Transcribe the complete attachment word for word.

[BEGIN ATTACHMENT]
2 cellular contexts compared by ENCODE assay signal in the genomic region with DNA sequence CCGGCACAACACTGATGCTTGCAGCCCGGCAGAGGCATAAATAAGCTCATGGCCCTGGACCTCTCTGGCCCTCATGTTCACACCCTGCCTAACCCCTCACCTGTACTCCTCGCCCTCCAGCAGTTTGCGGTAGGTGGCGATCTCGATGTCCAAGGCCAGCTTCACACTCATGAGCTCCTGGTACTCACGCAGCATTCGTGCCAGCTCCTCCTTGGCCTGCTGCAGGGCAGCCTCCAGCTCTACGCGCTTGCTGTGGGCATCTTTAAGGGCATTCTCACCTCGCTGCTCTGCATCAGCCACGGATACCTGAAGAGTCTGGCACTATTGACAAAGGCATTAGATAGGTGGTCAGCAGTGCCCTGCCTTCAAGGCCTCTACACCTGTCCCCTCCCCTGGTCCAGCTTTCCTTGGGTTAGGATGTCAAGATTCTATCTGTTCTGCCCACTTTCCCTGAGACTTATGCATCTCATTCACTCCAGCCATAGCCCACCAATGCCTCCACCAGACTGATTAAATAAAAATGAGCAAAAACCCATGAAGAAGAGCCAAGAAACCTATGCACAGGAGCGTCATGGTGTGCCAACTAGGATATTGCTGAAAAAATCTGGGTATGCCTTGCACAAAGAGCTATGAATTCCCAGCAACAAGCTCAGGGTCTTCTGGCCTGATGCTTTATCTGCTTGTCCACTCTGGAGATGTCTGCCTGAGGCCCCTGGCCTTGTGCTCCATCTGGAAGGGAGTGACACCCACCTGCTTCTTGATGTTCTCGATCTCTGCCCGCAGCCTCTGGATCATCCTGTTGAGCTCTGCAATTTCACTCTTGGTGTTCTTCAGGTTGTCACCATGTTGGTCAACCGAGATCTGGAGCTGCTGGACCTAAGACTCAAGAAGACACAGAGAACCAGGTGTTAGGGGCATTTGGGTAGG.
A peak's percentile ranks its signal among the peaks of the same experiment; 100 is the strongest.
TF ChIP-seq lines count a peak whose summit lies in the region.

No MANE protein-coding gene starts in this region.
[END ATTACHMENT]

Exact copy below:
2 cellular contexts compared by ENCODE assay signal in the genomic region with DNA sequence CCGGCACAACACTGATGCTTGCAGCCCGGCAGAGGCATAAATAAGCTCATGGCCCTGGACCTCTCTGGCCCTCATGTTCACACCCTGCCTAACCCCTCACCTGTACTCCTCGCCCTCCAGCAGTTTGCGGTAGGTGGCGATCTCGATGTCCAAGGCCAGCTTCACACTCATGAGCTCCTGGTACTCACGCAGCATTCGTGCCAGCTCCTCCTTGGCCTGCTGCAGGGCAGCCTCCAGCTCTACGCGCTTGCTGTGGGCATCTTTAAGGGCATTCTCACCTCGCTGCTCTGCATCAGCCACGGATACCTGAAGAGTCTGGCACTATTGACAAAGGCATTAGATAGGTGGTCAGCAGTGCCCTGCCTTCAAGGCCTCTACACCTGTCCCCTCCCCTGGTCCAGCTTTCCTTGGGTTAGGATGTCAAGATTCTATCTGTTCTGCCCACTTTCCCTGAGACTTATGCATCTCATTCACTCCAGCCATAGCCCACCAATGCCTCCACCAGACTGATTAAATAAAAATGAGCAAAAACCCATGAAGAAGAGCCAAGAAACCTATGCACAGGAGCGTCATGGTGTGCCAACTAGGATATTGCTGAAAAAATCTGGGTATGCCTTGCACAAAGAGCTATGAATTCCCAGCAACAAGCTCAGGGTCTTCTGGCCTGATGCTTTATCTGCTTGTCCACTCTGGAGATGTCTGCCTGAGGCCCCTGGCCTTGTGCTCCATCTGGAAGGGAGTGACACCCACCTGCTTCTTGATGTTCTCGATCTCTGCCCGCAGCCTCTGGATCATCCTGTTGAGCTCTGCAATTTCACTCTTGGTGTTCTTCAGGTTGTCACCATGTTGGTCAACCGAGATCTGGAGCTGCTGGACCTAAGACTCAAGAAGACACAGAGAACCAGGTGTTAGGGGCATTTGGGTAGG.
A peak's percentile ranks its signal among the peaks of the same experiment; 100 is the strongest.
TF ChIP-seq lines count a peak whose summit lies in the region.

No MANE protein-coding gene starts in this region.